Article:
So, 4% of the customers wanted filters. 96% did not. We now have a situation where the 96% get what they want, and the 4% get what they want. Why is this seen as a problem? Why do you want to remove the choice from those 4%?

They're probably the ones who clicked 'Yes' by mistake, thinking it meant 'Yes, I want the Internet, not Davenet'.

Or maybe they wanted the filters. If not, I have little sympathy for people who are that stupid.

Comment: Re:Goatse filtering is a feature (Score 1) 291

by 91degrees (#48660171) Attached to: BT, Sky, and Virgin Enforce UK Porn Blocks By Hijacking Browsers

Conservative parents might disagree.

They can turn the filters on. So the ISP provides a service that is useful for both those who so and those who don't want filters. The article is suggesting that the ISPs have a vested interest in tailoring their service for the smaller and more expensive of those groups.

Comment: Re:Prohibitions do not work! (Score 5, Informative) 291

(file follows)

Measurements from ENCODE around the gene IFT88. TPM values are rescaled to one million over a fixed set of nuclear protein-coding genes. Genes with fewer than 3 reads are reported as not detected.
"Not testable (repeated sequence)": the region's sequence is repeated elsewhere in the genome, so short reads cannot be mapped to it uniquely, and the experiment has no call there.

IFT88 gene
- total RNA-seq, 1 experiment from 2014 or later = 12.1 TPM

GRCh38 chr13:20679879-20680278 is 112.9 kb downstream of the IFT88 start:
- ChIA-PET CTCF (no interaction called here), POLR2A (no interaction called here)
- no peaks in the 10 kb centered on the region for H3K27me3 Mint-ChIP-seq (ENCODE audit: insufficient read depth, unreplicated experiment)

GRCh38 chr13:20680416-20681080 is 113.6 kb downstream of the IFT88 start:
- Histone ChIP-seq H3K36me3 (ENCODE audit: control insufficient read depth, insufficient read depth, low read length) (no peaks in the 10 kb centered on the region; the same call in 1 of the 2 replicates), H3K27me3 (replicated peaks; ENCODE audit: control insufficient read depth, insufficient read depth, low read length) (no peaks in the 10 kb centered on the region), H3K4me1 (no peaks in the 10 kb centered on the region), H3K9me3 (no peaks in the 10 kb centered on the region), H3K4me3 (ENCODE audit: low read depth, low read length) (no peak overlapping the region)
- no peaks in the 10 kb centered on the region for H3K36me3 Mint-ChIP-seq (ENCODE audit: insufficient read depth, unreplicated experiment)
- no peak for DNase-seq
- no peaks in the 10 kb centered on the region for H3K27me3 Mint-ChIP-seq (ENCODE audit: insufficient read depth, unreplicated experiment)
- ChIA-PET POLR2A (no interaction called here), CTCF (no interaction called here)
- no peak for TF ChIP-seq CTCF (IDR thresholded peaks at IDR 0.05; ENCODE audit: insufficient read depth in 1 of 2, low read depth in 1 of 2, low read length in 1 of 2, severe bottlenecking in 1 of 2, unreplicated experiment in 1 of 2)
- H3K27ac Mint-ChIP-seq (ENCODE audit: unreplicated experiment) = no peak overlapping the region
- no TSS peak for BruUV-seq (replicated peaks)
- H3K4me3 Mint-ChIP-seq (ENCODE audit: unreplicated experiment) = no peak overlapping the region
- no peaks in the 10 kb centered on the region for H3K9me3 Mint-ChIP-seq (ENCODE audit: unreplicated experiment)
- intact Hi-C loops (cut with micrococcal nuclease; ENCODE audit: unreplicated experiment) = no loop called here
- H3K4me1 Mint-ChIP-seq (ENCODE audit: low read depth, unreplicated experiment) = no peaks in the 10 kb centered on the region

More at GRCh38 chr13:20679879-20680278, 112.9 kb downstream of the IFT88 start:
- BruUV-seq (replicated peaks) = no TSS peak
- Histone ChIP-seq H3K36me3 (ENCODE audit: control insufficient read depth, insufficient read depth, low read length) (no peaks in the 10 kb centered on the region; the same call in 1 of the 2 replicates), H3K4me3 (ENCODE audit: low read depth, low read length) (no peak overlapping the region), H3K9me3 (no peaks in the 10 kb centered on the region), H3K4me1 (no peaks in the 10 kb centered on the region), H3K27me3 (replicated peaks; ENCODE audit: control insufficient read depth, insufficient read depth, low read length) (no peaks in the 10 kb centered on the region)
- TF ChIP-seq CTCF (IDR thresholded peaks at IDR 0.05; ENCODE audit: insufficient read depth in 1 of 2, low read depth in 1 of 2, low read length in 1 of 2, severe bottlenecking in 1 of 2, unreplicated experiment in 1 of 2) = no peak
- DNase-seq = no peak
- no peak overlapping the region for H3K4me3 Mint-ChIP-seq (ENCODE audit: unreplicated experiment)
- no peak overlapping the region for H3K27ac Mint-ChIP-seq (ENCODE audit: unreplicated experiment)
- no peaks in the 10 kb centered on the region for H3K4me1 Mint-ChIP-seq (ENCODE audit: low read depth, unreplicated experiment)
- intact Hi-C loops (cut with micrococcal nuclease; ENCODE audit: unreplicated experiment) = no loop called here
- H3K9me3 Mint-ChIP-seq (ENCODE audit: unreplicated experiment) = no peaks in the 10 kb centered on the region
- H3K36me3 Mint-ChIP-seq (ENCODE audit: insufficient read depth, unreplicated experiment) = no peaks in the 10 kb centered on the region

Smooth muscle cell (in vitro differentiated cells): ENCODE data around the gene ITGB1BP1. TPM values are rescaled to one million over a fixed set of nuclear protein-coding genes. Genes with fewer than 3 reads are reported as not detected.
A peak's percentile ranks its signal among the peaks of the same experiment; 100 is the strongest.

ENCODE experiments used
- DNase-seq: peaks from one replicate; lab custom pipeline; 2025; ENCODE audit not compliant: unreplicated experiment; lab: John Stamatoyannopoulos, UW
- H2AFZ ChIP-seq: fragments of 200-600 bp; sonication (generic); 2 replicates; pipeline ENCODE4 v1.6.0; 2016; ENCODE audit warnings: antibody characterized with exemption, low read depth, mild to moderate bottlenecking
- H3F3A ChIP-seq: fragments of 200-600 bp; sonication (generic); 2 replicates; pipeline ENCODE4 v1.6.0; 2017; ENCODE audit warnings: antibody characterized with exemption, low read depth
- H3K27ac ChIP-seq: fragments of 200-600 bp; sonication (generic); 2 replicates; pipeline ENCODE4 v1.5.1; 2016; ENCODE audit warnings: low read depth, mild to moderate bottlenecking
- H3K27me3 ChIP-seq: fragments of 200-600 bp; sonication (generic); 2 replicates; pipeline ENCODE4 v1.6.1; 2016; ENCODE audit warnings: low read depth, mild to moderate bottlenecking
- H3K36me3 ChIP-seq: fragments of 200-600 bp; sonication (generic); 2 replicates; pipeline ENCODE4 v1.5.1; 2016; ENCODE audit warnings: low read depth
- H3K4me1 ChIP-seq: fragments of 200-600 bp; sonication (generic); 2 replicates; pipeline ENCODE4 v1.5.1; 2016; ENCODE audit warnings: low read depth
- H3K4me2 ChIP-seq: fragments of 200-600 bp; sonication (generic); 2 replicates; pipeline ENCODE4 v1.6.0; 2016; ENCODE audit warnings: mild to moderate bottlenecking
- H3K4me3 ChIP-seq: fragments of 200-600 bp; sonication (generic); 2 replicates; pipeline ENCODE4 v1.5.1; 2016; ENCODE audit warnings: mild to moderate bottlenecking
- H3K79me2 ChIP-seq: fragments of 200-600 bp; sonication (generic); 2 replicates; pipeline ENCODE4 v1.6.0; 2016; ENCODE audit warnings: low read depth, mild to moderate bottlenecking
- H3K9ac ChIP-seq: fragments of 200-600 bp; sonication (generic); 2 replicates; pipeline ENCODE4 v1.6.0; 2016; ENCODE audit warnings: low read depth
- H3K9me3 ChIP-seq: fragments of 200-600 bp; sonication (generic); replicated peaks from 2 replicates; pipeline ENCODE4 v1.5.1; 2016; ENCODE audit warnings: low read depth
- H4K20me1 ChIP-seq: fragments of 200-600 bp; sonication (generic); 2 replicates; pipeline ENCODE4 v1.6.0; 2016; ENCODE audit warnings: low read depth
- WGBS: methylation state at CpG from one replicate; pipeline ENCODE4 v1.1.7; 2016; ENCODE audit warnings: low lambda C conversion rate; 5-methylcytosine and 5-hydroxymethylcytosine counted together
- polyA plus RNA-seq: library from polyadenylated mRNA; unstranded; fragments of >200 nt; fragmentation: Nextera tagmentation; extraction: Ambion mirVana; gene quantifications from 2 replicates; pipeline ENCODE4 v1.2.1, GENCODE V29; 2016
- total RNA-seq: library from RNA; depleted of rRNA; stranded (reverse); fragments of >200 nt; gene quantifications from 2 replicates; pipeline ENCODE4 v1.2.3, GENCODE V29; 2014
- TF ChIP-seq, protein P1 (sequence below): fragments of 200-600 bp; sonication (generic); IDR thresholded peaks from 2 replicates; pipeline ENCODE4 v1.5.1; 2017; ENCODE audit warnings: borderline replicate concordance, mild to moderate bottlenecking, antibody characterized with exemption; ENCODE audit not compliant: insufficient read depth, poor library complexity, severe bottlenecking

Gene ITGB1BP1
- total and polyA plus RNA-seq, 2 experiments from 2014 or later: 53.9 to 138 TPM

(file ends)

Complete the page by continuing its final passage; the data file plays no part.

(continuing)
by 91degrees (#48660121) Attached to: BT, Sky, and Virgin Enforce UK Porn Blocks By Hijacking Browsers

Intentionally running a MITM attack against your customers aside, there is a huge problem with the legislation to begin with.

Yes. The fact that no such legislation exists. This is a voluntary ISP scheme

Cybersitter and NetNanny are not for me, but if I had young kids I may use that type of service if I was worried about their access.

Or you could use the service the ISP provides you with for free, that's easy to set up, available in the UK, and works with all network connected devices.

These companies get paid to manage content for you, and are _completely_voluntary so don't impose restrictions on everyone.

The UK ISP filters are completely voluntary as well.

And if those services are not available in the UK, or not good enough in the UK, why not create the company and let the free market do the work?

We tried. No suitable product became available. David Cameron pushed the market into providing such a service. The market obliged. If you really have a problem, you can always choose one of the dozens of ISPs that doesn't offer this service.

As bad as the US has become, I'm glad I'm not from the UK.

Why? You don't even have a choice of ISP in a lot of the US.